Interstate shipment good for beef industry: N.C.B.A.

by Bryan Salvage
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WASHINGTON — Comments on a proposed rule to allow the interstate shipping of certain meat and poultry products were submitted to the U.S. Department of Agriculture’s Food Safety Inspection Service by the National Cattlemen’s Beef Association on Dec. 20. The proposal would establish a new cooperative state program — as directed under section 11015 of the 2008 Farm Bill — to permit selling and shipping meat across state lines.

N.C.B.A. said the program will help small establishments increase their businesses and open up new opportunities for cattle producers to do business at the local level. At present, meat processors operating under cooperative state-inspection programs are prohibited from selling their products out of state.

"This program is a great opportunity to grow local demand for beef and increase competition," said Kristina Butts, N.C.B.A. director, legislative affairs. "N.C.B.A. fought for this provision in the 2008 Farm Bill and we’re pleased that U.S.D.A. is finally working towards its implementation."

Although N.C.B.A. is pleased with the spirit of the program, it is asking F.S.I.S. to clarify guidance for establishments in states that potentially become ineligible to participate. The proposed rule states once an establishment applies to participate, it would have to transition and become federally inspected if it were ever de-selected from the program. It’s unclear what would happen to establishments participating in the voluntary program in the event its respective state was to become ineligible to participate.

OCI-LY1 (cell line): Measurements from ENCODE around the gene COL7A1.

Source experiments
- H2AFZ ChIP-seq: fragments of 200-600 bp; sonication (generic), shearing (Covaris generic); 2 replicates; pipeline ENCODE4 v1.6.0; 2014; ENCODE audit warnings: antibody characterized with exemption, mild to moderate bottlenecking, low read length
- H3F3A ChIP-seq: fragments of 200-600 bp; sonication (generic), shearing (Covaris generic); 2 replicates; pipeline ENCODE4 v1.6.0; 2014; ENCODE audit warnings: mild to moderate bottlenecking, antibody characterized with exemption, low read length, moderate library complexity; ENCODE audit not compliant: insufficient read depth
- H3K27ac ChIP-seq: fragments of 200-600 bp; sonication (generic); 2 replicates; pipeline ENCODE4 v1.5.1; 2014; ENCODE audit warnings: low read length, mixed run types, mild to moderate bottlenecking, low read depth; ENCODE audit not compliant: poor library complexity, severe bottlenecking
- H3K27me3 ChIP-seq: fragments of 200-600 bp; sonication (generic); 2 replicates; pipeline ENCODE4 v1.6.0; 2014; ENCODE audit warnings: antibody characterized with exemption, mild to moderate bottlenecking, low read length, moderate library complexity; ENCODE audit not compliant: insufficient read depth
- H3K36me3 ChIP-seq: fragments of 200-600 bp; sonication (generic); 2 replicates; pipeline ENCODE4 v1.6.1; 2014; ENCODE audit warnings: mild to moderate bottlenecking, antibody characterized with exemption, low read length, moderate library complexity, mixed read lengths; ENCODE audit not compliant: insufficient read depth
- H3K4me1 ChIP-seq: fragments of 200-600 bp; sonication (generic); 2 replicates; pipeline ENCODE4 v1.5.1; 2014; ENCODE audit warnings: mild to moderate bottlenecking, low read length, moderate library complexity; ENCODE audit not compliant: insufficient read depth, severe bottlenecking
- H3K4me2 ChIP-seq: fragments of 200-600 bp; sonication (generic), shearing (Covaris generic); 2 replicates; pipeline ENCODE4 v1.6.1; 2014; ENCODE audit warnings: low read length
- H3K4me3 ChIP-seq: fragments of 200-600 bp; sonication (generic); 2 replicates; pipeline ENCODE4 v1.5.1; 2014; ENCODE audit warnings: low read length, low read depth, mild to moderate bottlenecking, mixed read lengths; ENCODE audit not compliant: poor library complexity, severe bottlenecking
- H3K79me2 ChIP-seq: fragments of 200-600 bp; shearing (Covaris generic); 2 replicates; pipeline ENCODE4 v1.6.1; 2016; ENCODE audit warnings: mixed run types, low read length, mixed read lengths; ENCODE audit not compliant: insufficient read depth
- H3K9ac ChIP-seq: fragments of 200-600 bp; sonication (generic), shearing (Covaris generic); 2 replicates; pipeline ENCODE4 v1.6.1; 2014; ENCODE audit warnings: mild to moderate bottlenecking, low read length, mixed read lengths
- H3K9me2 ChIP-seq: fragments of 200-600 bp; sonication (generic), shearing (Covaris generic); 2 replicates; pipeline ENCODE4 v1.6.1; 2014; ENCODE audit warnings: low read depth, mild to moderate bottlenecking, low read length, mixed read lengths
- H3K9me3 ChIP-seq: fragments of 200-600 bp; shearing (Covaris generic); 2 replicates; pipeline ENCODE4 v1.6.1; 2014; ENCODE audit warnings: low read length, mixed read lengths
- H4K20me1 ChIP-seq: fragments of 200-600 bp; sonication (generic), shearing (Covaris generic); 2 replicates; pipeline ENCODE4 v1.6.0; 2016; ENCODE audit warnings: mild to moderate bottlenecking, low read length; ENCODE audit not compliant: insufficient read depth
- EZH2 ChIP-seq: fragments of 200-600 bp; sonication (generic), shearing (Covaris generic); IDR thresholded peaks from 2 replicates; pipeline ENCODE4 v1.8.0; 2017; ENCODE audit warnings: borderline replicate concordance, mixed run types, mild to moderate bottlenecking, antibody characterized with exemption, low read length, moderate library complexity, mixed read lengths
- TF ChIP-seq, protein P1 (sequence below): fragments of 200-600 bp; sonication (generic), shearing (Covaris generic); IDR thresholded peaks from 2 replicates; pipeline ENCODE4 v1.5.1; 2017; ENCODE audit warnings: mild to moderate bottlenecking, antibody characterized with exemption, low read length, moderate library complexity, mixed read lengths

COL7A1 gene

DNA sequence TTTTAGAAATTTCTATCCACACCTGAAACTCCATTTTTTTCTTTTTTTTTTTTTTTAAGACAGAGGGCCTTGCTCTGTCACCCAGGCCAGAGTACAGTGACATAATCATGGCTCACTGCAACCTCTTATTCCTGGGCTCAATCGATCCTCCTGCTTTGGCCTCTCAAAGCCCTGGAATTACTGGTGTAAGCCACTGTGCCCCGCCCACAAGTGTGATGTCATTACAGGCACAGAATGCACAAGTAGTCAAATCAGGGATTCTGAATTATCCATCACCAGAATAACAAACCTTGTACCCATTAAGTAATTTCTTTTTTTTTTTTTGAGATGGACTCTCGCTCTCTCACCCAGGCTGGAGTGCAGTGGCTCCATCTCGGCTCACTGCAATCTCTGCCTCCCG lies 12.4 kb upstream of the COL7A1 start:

"It could be devastating to local markets if a plant had to shut down because it’s not allowed to revert back to being a regular state-inspected plant," Ms. Butts said.

Cattle producers appreciate the opportunity for states to apply for transition grants to reimburse selected establishments for the cost of employee Hazardous Analysis Critical Control Point training and the development of sanitation standard operating procedures, N.C.B.A. relays. In order to encourage broad participation, N.C.B.A. is asking F.S.I.S. to notify states and establishments of the training opportunities to produce the safest products possible.

"Safety is a non-competitive issue for the beef industry and we encourage U.S.D.A. to continue working with the industry, stakeholders and states to achieve our common goal of producing safe beef products," Ms. Butts said. "This program will help ensure that high-quality product continues to be delivered into the marketplace, while providing cattle producers and consumers the opportunity for more local beef supplies."

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